Earnings season is in full swing with Apple (AAPL), Alphabet (GOOGL), Amazon.com (AMZN), Exxon Mobil (XOM) and Caterpillar (CAT) among big names scheduled to announce Q3 results this week. Hopefully, we’ll get a better sense of whether corporate America’s earnings and revenue recessions are coming to an end.
Markets, however, remain focused on the US presidential election, now less three weeks away. Wednesday’s third and final presidential debate took control of the broader news cycle. The economy was generally under-discussed throughout the debates — and, frankly, the whole election cycle. Rick Newman’s column out Thursday gives the definitive overview of how both candidates missed the mark on this issue: Both Trump and Clinton are living in the past.
In the week ahead, Apple will highlight the heavy earnings flow expected to cross the tape. We’ll also get the first reading on third-quarter GDP next Friday.
Week In review: Housing, Netflix, and wages on the rise
Shares of tech stalwart Microsoft hit their highest level since 1999, the peak of the internet bubble, after the company’s earnings beat expectations.
McDonald’s reported earnings and revenue that beat expectations with the fast-food chain citing the continued success of its all-day breakfast offerings.
Netflix shares rose 19% on Wednesday after the company reported earnings that blew away estimates. Netflix said it plans to make 50% of its total content original over the next three years, citing the success of in-house productions like this summer’s runaway hit, “Stranger Things.”
On the economic data front, the US housing market was in focus.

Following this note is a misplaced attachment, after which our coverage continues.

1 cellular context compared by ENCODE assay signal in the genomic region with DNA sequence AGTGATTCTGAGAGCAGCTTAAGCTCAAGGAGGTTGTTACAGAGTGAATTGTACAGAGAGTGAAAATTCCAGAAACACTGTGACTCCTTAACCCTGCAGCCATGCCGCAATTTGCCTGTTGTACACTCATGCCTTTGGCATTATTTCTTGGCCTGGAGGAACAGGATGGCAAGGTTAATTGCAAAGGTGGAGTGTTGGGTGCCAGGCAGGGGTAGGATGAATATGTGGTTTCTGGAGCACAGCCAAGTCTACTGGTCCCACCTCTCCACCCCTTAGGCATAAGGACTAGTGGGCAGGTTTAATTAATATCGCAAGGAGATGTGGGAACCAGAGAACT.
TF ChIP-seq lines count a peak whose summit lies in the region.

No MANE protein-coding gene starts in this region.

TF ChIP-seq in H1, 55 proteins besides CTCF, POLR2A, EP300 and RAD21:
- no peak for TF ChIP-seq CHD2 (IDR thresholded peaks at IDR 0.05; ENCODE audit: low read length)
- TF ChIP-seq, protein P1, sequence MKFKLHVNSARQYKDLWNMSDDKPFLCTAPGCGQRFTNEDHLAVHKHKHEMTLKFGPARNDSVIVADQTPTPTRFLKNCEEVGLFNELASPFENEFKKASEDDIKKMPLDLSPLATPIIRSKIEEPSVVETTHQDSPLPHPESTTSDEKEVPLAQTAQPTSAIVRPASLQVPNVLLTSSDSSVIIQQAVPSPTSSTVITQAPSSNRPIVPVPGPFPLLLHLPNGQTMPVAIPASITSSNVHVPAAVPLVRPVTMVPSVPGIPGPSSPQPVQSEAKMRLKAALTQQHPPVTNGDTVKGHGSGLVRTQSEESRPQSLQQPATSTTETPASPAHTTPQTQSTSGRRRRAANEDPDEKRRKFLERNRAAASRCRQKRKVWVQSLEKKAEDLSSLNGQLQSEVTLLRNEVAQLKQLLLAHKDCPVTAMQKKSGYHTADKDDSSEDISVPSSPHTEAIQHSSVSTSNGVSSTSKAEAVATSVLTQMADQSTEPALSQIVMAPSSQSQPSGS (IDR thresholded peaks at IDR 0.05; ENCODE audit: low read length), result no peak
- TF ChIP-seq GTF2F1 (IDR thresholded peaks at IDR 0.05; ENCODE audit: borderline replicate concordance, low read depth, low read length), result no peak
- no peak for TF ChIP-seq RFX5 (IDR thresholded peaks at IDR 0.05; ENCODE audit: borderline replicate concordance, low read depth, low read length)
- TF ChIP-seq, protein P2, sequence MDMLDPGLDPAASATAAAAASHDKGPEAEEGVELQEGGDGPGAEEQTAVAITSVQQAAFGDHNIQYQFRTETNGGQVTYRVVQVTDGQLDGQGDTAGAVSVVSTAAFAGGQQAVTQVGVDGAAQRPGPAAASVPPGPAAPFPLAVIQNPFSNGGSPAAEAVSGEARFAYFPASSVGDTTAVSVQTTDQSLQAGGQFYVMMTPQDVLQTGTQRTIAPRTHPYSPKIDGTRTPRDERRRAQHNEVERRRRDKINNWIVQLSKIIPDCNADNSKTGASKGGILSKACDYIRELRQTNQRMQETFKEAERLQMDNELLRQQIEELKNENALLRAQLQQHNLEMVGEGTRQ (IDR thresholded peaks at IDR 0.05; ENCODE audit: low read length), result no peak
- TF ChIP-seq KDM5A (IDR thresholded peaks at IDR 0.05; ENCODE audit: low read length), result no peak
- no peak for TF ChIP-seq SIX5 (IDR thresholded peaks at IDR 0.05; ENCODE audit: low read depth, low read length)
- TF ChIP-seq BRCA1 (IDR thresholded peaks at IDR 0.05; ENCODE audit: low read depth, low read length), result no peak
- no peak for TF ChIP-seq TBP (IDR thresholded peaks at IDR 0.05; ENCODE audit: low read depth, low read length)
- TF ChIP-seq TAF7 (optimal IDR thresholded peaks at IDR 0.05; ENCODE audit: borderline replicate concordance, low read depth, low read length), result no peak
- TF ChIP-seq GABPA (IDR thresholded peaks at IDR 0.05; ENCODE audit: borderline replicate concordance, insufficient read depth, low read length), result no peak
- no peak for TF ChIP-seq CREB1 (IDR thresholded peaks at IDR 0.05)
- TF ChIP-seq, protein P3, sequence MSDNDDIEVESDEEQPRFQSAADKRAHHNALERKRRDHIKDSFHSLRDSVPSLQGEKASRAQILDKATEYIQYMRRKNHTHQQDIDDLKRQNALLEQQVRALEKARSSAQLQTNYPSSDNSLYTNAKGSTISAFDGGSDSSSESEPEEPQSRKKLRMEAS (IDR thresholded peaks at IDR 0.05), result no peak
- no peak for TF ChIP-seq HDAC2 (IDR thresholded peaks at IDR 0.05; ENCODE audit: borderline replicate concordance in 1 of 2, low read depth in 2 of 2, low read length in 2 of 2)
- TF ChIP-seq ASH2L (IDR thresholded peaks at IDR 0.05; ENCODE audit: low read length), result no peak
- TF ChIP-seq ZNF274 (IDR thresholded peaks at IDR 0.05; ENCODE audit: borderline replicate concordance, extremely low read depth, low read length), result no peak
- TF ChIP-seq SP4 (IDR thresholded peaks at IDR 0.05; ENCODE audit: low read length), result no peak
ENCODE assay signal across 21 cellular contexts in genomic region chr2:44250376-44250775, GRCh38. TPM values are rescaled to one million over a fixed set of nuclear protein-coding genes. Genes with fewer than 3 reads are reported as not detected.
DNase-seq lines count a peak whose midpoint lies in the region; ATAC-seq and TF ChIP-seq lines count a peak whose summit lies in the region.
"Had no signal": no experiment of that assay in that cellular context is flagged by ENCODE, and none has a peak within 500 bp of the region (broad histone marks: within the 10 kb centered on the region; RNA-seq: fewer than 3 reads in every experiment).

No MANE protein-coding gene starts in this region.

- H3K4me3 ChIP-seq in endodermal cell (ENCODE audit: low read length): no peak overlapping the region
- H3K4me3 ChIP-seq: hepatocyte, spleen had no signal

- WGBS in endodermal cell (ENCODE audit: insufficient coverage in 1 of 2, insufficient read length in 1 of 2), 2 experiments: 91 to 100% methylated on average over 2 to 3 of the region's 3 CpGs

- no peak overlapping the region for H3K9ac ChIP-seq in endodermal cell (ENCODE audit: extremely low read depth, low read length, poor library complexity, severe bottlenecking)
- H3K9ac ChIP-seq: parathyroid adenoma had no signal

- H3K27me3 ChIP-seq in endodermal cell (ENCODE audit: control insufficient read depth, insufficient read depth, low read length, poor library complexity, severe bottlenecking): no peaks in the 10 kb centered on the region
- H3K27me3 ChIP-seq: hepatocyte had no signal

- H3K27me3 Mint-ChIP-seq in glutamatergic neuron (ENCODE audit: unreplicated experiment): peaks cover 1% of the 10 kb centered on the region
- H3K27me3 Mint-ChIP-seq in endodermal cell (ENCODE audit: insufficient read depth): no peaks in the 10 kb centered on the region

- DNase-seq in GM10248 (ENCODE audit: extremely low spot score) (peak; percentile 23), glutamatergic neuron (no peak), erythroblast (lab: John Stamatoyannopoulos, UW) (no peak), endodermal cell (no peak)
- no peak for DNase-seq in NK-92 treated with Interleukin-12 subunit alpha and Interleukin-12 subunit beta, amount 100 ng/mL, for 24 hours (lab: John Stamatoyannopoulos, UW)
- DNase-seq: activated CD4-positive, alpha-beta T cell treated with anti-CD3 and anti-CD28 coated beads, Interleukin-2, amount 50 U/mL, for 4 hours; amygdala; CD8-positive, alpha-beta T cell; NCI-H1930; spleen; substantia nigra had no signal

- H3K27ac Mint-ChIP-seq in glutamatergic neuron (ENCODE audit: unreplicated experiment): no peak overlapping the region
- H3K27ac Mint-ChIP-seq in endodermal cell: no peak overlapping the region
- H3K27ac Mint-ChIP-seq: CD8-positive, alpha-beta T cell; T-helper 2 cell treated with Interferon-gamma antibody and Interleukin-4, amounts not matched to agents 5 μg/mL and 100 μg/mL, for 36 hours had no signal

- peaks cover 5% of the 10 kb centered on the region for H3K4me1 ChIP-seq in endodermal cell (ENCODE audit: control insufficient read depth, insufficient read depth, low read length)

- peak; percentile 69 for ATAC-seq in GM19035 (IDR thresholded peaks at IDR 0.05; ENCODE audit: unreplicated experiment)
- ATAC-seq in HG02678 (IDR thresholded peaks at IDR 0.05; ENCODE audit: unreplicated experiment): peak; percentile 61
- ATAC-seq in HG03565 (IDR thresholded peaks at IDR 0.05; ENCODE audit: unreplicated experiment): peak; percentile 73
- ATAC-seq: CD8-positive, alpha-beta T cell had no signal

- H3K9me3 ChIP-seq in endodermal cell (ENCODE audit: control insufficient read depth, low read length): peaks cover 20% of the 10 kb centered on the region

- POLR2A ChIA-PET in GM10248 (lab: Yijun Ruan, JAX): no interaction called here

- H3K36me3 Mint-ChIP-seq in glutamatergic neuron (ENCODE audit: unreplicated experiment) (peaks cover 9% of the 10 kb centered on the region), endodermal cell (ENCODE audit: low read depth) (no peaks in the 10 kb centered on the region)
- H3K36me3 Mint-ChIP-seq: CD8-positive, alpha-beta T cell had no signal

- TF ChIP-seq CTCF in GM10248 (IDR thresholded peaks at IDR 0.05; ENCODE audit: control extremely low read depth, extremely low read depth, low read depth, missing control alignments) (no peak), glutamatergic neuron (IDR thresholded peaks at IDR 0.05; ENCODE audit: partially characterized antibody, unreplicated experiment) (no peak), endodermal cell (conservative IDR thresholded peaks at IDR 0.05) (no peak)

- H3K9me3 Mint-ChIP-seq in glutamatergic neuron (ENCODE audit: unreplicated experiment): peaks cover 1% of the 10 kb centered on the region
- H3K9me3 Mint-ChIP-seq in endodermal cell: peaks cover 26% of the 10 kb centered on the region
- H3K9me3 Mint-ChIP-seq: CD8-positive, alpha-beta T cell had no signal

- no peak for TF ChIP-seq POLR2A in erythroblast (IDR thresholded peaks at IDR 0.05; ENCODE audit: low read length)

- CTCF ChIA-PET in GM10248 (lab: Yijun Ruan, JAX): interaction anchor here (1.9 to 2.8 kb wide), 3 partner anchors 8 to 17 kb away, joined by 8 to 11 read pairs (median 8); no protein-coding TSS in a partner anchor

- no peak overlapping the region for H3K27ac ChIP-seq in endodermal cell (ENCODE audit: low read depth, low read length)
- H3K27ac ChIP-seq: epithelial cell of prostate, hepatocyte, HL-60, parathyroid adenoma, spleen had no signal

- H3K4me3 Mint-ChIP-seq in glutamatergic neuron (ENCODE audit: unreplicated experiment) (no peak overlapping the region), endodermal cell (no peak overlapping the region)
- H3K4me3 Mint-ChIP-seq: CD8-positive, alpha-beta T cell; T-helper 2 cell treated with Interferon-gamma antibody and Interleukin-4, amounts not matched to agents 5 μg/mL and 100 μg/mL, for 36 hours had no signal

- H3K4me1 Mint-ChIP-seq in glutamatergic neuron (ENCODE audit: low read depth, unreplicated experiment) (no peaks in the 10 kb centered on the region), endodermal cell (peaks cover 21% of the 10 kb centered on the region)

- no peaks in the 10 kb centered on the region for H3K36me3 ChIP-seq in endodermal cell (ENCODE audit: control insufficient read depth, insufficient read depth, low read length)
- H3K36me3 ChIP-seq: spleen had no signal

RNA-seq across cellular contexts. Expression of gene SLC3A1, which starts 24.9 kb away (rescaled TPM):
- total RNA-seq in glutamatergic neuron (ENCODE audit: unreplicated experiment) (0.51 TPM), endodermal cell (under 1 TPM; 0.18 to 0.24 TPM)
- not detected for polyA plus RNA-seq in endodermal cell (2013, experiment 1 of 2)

Housing starts and building permits data on Wednesday disappointed, with overall building activity dropping to a 18-month low, though all of this drop was attributable to a decline in multi-family units. Earnings results from homebuilder Pulte Group (PHM) out Thursday made clear the US single-family housing market remains strong.
Existing home sales data out Thursday showed completed transactions rose 3.2% in September to an annualized rate of 5.47 million homes.
The Beige Book, a collection of anecdotes collected by Fed officials, said, “The Philadelphia District cited more upward wage pressure for some skilled jobs, while the St. Louis and San Francisco Districts said pressure intensified for some entry-level positions. These increases were often driven by a shortage of available workers.” (Emphasis added.)
Meanwhile, the Atlanta Fed’s latest monthly data on median wages rose 3.6% in September. “Overall, the monthly Atlanta Fed analysis continued to show quite a dramatic acceleration in wage growth across the labor force,” Bespoke Investment Group wrote in a note to clients this week.
Top market story: The passive vs. active investing debate rages on
The hottest topic in the investing world for the last couple years has been the ongoing discussion around active versus passive investing.
And so this week, the Wall Street Journal released a multi-part series on the rise of passive investing.
Active investments are those in which money is entrusted to an individual who invests at their discretion. Passive investments are those in which money is invested to track an index of securities. Active investments have parameters; passive investments have rules.
But active and passive definitions of investment strategies have also become stand-ins for “expensive” versus “cheap” investment strategies. The best way for the average investor to outperform their peers is to lower their fees. The conventional wisdom, then, has become that the average investor ought to invest passively.
But as Jack Bogle, the legendary founder of Vanguard and the father of the index fund, told The Wall Street Journal, “There’s passive strategies and there’s passive investors. And these are two different things.”
Passive strategies follow rules. Passive investors might not follow anything, including their investments. Successful investing, no matter how it is executed strategically, requires humility, focus, attention, and commitment.
This past summer, strategists at Bernstein caused a stir when they called passive investing a worse outcome for markets that Marxism. Elsewhere, the rise of passive investing has been called “investor socialism.”